How closely the human vocal part is related to the sound of the cello and how well it harmonizes with that of the piano, are shown impressively by Audun Sandvik and Sveinung Bjelland, especially with the sonata by Rachmaninoff.
Of all the numerous cello sonatas that are offered for interpretation within the classical repertoire, one duo must find the combination of Rachmaninoff and Shostakovich particularly appealing. There are just as many similarities in this combination of works as there are serious differences that make such a project interesting. Both composers are from Russia, and although they lived in different eras, there is a period in the first half of the 20th century in which their creative phases overlap. In addition, the cello sonata occupies a special place in both complete works, because both composers wrote only a single work of this genre, although they preferred to use it in other chamber music ensembles, for example in the context of the piano trio. While the Sonata in G minor op. 19 from 1901 culminates in the culmination of Rachmaninoff's chamber music, Shostakovich is just at the beginning of his sonata work in 1934 when he wrote the Sonata in D minor op. 40 for cello and piano writes. For this reason, it is not surprising that also within the musical language overlap, but also sharp discrepancies can be found.
Rachmaninoff's work is still in the tradition of late romanticism, exploring virtuoso as well as melodic aspects down to the last detail, while at the same time integrating the tonal details in an impressive way into his composition. All these facets are presented by Audun Sandvik (cello) and Sveining Bjelland (piano) in almost perfect form. The listener reveals a musical landscape with a variety of regions that sometimes seem gloomy, sometimes dreamy, sometimes scary and sometimes melancholy-pensive. It is fascinating how Audun Sandvik literally makes his instrument sing, and Sveinung Bjelland conjures up a variety of mood patterns with finely nuanced striking technique and remarkable emotional depth in expression. Especially in the fourth movement, which is the climax of the work, the listener wishes that the music may never end, so much can one let oneself fall into this sea of sound and sing along with the endless cantilenas, or simply enjoy listening to it.
What is not only true listening enjoyment with Rachmaninoff, but also has an interpretative and tonal convincing effect, loses a little color in Shostakovich. To be sure, this is an early work by the composer, which is still very much in the tradition of late romanticism and does not formally deviate. Nevertheless, the 'typical' Shostakovich in this work is already unmistakable, which is particularly evident in the two fast movements. The musicians respond to the different sound scenarios insofar as they partially completely abstain from vibrato in Shostakovich's sonata in order to produce a fainter expression, which in certain places, such as, for example, music. in the implementation of the first sentence, only seems appropriate. The fluteolet tones of the cellist in the second movement also produce an impressive contrast to the sound of the piano in their abrupt and subtle appearance. What a listener, who has already heard much music by Shostakovich, could possibly miss here, is a certain courage to sharpness, to rabid accents and extreme contrasts, even to a deliberately chosen departure from the beautiful sound, which is not among the highest in Shostakovich Sound ideals heard. The tempo seems a bit slower in all movements than the music often suggests, and the virtuosity, which seemed elegant and fleet-footed with Rachmaninoff, sounds a bit strained here despite all the technical perfection.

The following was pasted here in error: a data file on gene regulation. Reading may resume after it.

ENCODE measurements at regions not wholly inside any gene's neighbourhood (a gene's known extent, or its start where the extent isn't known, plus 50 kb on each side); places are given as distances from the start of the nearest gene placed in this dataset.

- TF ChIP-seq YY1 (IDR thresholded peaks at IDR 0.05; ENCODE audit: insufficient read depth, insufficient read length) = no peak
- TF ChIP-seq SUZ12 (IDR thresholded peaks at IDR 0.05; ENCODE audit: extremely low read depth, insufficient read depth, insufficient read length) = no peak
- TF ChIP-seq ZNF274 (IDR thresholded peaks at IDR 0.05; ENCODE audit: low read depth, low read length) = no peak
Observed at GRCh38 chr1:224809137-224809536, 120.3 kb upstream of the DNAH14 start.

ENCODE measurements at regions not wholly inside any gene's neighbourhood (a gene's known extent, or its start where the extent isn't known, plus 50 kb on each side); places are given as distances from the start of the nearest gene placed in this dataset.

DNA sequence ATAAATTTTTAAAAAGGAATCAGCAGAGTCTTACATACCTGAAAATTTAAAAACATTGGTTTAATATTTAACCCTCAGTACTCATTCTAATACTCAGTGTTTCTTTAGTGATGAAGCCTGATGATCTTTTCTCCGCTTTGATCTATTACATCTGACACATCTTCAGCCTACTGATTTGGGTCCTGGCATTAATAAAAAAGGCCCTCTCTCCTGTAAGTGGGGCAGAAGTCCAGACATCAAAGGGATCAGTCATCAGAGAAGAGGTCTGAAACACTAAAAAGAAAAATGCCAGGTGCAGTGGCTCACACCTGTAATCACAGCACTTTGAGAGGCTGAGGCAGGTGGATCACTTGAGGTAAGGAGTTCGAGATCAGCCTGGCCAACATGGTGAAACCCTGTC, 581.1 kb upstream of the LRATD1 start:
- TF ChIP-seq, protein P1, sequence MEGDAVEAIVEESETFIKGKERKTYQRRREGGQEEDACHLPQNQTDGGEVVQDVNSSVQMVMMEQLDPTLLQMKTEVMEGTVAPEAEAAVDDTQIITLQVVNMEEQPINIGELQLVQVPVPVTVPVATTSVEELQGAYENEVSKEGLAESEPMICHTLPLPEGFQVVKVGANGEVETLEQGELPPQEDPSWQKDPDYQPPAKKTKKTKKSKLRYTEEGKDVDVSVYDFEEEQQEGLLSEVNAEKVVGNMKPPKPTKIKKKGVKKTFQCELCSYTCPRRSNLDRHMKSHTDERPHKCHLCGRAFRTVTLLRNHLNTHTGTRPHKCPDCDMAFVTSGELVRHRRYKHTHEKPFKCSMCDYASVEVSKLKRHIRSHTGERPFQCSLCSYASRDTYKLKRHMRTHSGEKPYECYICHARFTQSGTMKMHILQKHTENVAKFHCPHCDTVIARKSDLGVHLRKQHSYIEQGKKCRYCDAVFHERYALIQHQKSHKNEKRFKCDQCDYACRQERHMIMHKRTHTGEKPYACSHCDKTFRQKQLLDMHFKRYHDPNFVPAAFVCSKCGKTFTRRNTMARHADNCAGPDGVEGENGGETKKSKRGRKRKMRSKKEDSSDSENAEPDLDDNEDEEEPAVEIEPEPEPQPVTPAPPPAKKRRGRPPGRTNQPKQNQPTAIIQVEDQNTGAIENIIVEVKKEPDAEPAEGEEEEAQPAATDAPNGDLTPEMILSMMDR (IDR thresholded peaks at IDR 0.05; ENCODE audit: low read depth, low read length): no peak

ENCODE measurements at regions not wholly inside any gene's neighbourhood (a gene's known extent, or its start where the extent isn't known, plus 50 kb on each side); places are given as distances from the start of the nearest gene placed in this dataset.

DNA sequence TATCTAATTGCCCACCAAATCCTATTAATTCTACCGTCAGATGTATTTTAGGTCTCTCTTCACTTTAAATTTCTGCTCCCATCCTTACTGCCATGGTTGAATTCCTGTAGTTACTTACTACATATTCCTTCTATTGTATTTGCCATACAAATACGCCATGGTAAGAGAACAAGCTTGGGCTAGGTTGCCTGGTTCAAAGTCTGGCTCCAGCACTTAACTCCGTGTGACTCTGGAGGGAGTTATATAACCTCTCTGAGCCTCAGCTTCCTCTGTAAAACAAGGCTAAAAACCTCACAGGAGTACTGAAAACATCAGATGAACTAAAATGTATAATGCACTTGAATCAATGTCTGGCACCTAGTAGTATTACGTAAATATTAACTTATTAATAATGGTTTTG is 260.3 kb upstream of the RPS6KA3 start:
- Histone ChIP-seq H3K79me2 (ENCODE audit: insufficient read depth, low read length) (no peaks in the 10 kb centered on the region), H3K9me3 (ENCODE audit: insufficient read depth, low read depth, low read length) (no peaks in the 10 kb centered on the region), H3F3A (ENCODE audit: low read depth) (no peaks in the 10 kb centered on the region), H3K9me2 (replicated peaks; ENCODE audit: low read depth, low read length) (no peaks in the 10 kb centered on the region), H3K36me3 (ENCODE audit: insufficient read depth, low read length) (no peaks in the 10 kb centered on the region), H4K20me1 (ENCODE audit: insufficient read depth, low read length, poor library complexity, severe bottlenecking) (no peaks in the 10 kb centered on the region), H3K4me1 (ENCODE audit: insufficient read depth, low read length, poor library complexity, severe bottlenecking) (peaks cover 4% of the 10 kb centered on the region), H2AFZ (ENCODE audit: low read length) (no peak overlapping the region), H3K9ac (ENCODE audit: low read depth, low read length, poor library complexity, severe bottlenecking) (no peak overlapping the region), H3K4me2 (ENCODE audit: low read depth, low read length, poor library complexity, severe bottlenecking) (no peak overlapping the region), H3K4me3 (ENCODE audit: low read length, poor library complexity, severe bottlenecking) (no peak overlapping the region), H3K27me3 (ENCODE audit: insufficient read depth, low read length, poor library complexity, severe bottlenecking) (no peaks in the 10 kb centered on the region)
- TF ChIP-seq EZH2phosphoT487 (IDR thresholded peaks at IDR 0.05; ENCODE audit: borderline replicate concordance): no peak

Regardless, the present recording, released in 2017 on the LAWO Classics label, is recommended to all Rachmaninoff fans, and fans of cello music in general should also get their money's worth here.